It’s a six hour drive from O’Neill, in north central Nebraska, to the north Kansas community of Oberlin. Those are the northern and southern borders of Ryan Winberg’s territory, land he travels as the western region sales manager for Plains Equipment Group. As he traverses the area this summer, the farm fields all look the same, “Well it’s no surprise the dry land crops are looking pretty tough. Very little dry land is going to be harvestable as far as the grain crop.”
On a warm sunny August afternoon, a slight breeze ripples through a Nebraska corn field. Many years these plants would be bright green. This year, they’re brown and dry, and scratch against one another like leaves in late fall.
Nebraska’s agricultural-based economy has helped it avoid many of the effects of the national economic recession. But with the state now experiencing significant drought conditions, the agricultural security blanket may be slipping away … and it’s already showing an impact on ag businesses, including implement dealers and service centers like Plains Equipment Group. Winberg described what’s happening: “When they are tightening up their belts, instead of buying it new, they want to fix it used, and in that case, our service centers are busier and our parts counters are busier,” he said. “Or they are fixing it themselves which means our parts counters are busy. And they may be buying a smaller tractor instead of the two bigger ones.”
While Winberg sees for himself what the drought is doing across the state, Brad Lubben sees the picture in a different way. He types quickly updating a state drought disaster map. It had become nearly a daily task for Lubben, an ag economist at the University of Nebraska-Lincoln, but that’s over now - the entire state is designated a drought area.
“The impact throughout hit rather quickly,” Lubben said. “We went from looking good in June to looking like a disaster in August.”
Lubben said he hears from around the state farm equipment transactions are slow. That’s backed up by statistics from the Rural Mainstreet Index compiled by economist Ernie Goss at Creighton University in Omaha. Where 50 on a scale of 0 to 100 is growth-neutral, the farm-equipment sales index sank to 38.3, its lowest level since October 2008. The overall Rural Mainstreet Index fell for the third straight month to 47.1, its lowest in more than three years. Lubben said farmers are also holding off on things like future fertilizer and seed sales that are typically common this time of year.
“We still have a harvest to get through, we still have strong prices,” he said. “We’ll find out how much cash flow there is before the end of the year, and some of those purchases will still happen. But the level of uncertainty is probably the biggest factor that says, ‘I’m going to slow down on those plans because I’m not exactly sure how much cash is going to roll in this fall.’”
“The drought is impacting feed sources so much that people are turning to the corn crop as an alternate feed source to feed the cows through the winter.”
While Winberg sees corn being harvested for livestock feed, Lubben said the anticipated low yields have producers selling off cattle so they won’t have as many to feed this winter.
“That’s actually, perversely, in the short-run, hurting beef prices, because larger numbers of cattle going to slaughter is increasing supplies at the moment, particularly ground beef supplies,” he said. “And so you have a little bit of pressure on commodity prices exactly at the time when people are being forced into liquidation. But those reduced numbers mean the herd’s going to be smaller next year.”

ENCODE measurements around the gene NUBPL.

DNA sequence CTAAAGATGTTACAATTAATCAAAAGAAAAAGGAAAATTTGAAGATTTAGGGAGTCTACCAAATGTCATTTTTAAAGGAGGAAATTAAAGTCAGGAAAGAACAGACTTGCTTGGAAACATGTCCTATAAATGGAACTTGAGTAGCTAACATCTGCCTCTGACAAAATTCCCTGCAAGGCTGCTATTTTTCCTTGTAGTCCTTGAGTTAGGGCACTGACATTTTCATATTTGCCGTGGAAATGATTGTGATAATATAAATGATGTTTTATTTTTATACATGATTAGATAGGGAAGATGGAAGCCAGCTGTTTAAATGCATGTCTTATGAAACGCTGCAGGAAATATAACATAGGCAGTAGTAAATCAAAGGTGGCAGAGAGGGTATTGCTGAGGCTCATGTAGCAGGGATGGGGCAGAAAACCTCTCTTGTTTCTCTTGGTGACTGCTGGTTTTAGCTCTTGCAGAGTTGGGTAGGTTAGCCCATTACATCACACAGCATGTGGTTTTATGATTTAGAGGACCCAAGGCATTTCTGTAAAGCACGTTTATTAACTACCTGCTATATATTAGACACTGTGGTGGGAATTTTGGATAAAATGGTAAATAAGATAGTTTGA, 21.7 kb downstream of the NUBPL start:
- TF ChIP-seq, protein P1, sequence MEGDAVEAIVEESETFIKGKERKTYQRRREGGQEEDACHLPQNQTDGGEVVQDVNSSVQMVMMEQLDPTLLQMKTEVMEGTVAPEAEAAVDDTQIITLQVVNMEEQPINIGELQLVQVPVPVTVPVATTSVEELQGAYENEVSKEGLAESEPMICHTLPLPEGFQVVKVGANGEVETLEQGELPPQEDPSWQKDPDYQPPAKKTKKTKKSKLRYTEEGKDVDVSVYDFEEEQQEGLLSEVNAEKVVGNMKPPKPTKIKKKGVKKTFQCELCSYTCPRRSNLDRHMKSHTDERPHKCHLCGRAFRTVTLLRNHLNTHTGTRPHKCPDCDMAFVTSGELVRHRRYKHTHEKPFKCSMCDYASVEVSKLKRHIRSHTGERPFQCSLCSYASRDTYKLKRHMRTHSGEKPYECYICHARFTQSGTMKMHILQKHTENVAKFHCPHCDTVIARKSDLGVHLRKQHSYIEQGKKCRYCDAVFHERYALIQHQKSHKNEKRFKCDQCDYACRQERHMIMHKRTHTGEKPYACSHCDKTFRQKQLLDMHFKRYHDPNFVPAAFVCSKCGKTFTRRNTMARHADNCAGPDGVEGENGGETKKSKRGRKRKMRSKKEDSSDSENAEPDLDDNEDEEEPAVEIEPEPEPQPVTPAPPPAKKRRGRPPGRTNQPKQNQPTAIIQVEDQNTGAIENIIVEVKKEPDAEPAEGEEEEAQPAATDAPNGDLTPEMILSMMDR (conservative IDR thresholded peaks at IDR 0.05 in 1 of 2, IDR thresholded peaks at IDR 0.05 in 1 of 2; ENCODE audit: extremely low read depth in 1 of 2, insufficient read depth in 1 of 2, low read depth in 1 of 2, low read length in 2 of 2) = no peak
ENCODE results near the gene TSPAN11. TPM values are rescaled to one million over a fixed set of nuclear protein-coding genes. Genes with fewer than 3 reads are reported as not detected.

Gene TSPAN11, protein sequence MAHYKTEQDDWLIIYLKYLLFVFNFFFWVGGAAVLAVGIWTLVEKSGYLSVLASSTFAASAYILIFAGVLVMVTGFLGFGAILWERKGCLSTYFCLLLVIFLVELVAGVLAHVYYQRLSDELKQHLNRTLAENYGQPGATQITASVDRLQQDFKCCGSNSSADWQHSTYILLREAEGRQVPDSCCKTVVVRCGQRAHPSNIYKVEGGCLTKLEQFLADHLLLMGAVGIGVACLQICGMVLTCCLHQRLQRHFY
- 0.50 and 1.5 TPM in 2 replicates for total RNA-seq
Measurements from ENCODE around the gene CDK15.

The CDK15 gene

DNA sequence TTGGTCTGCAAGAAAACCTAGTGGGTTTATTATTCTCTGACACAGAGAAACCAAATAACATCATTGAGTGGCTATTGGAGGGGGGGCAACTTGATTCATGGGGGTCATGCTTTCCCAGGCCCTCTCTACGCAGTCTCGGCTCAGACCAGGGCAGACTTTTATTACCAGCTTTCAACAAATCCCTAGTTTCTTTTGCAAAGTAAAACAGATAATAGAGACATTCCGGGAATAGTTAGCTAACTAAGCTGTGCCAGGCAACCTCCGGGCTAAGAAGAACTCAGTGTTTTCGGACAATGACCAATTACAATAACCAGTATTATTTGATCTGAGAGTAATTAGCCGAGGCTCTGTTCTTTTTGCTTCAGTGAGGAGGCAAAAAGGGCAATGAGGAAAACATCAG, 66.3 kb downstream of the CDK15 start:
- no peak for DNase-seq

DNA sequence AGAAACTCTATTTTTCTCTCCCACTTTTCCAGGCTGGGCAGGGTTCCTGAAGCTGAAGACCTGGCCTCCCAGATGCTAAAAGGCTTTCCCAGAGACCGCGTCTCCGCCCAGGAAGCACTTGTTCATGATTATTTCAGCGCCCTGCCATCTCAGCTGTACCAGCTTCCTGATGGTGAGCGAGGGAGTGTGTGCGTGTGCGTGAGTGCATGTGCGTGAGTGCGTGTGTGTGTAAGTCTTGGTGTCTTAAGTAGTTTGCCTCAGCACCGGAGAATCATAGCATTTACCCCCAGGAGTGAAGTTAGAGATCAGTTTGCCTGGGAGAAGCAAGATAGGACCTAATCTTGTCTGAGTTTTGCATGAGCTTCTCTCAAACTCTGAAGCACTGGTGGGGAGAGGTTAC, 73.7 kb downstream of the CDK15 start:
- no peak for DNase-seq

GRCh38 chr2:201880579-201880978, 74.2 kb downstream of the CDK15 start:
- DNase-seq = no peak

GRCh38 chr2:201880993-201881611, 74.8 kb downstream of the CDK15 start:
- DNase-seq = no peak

Lubben expects some assistance will be put in place by the federal government and crop insurance will help producers too.
“Chances are when they (Congress) reconvene in September they have very few days but they have an opportunity to at least pass disaster assistance,” he said. “Expectations are they won’t pass an overall farm bill in September, but even then they’ll have to pass a short-term extension so they can continue that debate through the end of the year. “That suggests a short-term extension plus disaster assistance as a likely product in September.”
“Relative to crop expectations at the beginning of the year a short crop multiplied by a higher price plus crop insurance indemnities to help cover those losses will help those producers out,” Lubben continued. “Nobody’s going to be made whole or better off than they are but it helps.”
While the snapshot of this year’s ag economy looks bleak, the good news is it comes off several years of better conditions. Lubben said most producers are in a position to make it through.
“(They) still have balance sheet capacity to borrow funds if necessary so we are in great position to handle a hit and this is clearly a hit,” he said. “Cash flow will impact some of (their) purchasing decisions, but Nebraska is well positioned to at least handle this hit. We also will pray for recovery and rain, and hopefully one hit doesn’t turn into a multi-year drought or multi-year stress.”
Winberg said the adjustments he sees farmers making are good for the short term management of their farms. Instead of buying new equipment, they are keeping what they have in good repair. But another year like this one would have a significant impact on ag businesses.
“The last couple years have been good enough that they are still planning in that direction and some of them have been tightening their belts and plan for future because you don’t know what the next year brings. Another dry year like this year would really change the market.”